RICK WHITE: I think people are a lot more realistic than they were in the past I think that we've recognized, you know, we can't do it all by ourselves--uh the Constitution has the Senate in there. The Constitution's got the President. And I think there's been a, um, a learning process, and--uh you know, I think we are a little sadder but wiser.

PHIL ENGLISH: (in parade) How're you doing? Good to see you guys.

HEDRICK SMITH: Across the country, in northwest Pennsylvania, another freshman in a tight race, Phil English, is running a very unusual ad.

AD SPOKESMAN: Even President Clinton thanked Phil English for his independent action on behalf of working families. The president signed into law the minimum wage bill, originally coauthored by Phil English.

HEDRICK SMITH: In a debate, English made this claim

PHIL ENGLISH: I was praised by the butler eagle a few weeks ago for having not signed on with the Dole tax plan without seeing more details.

HEDRICK SMITH: In a freshman class whose early hallmarks were party loyalty and ideological unity, English represents a faction that have distanced themselves so far from their own leaders that at times they sound almost like Democrats.

PHIL ENGLISH: I think clearly that the freshman class was depicted as being much more ideologically monolithic than it--it really was in the final analysis. We are a diverse class, but the way we were portrayed--the way we portrayed ourselves to the public, I think, tended to paint us in very much of--of one shade, and I don't think that's accurate.

HEDRICK SMITH: Nonetheless, his Democratic opponent, Ron Dinicola, a lawyer from a union family and a former amateur boxer, keeps punching away at his opponent's links to Newt Gingrich.

RON DINICOLA, Democratic Candidate: I know Phil English's first vote is qonna be to re-elect him Speaker of the House. We got to stop that. We got to change the direction of this country; we need a Congress that's gonna work with the president, no gridlock--no shutdowns, let's have a dynamic political center. I mean people are concerned about Newt Gingrich. He's an issue.

HEDRICK SMITH: Despite qualms about some elements of the Republican revolution, English went along with party leaders in 1995, when they loaded their budget plan with cutbacks in programs like job training, worker safety, Head Start, and environmental protection.

PHIL ENGLISH: I think there were some situations where we probably could have left labor issues out of the--the appropriations process. When you get into it, I think we would have been better off if we hadn't led with those changes.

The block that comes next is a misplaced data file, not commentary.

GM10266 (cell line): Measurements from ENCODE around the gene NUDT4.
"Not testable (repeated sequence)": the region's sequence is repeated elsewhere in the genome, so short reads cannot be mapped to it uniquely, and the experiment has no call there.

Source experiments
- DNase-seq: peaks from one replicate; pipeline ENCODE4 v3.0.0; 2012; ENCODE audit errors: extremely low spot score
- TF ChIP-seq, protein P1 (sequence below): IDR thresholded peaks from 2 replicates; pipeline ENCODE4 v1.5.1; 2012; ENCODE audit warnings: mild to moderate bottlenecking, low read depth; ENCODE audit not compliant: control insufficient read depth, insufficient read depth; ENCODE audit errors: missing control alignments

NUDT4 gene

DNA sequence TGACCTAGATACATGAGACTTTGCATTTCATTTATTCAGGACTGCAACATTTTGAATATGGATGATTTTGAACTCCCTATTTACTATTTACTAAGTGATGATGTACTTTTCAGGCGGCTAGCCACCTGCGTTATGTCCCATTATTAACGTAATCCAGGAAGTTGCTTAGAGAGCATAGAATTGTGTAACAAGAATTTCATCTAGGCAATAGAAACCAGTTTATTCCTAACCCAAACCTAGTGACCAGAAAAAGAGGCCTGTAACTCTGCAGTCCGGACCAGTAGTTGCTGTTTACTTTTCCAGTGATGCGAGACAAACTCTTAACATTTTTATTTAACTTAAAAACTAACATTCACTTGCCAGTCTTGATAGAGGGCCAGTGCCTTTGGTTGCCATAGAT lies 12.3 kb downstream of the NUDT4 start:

HEDRICK SMITH: His vote to make seniors pay more for Medicare stirred an angry response.

ELDERLY MAN: So take care of it. Fix it. But don't -- don't say well, we've gotta take it out of the backs of the senior citizens today. See, that isn't right.

HEDRICK SMITH: English got the message and began to moderate his Votes to suit his rust belt industrial district. Last spring, he was one of twenty moderate Republicans joining Democrats to push for a raise in the minimum wage, a vote which he is now using to advantage.

PHIL ENGLISH: I am politically independent, and, if my leadership takes a position contrary to my district on issues like minimum wage, I'm going to represent my district,

DEBATE MODERATOR: The winner of the coin toss will be allowed to either speak first, or speak last. Do you understand that?

HEDRICK SMITH: In a recent debate, both candidates focused on Englishís loyalties.

RON DINICOLA: There is the philosophy on the one hand that says all government is bad, everything that's bad in society can be traced to the federal government. That's the philosophy of Newt Gingrich and his extremist friends, my opponent signed a contract with Mr. Gingrich and voted with him over ninety percent of the time.

PHIL ENGLISH: I found when I researched this that I vote more often with Jim Traficant, my colleague over in Youngstown, Ohio, who's a pro-labor Democrat, than I vote with Newt Gingrich.

RON DINICOLA: We have two Phil Englishes here; we have the one that itís the politics of expediency. I think what we have here is, you know, St. Paul on the road to Damascus. I mean, we have a conversion going on here. We have an election coming up. We need to move quickly or we're going to lose the seat.

HEDRICK SMITH: Back in '94 you were running hard against the Democratic president with the party program. And now here we are in '96. Your presidential candidate's running behind there's controversy about the republican program in congress and you're running away from the party a bit, right?

PHIL ENGLISH: No. I think the agenda of issues has changed, and I've had an opportunity to move from being a candidate to be an elected office holder who listens within the district. I'm not gonna move back. I am where I'm going to be. As I've learned more about some issues, sure, some of my views have changes, but not radically.

HEDRICK SMITH: By shifting his stance, English has made himself a more difficult target.

JANET BALL, English Consultant: Mr. English's opponent slams his--his position on Medicare at every opportunity. I think that Mr. English--uh--is trying very hard to do his best for--for northwestern Pennsylvania.

AD SPOKESPERSON: Ever wonder what happened to American government?

HEDRICK SMITH: And, helped by a late wave of political ads funded by pro-Republican business interests, English has gained a slight edge in his race.

AD SPOKESPERSON: --working families and to protect Medicare.

HEDRICK SMITH: In the campaign home stretch, Phil English and other embattled Republican freshmen are doing what their party leaders have told them--forget about Republican solidarity and the Contract with America--hang on to your seat any way you can. Much rides on their campaigns. For how these Republican freshmen fare next fall and which ones of them survive will help set the tone for the next Congress and decide whether the Republican Revolution is over or just about to get a new lease on life.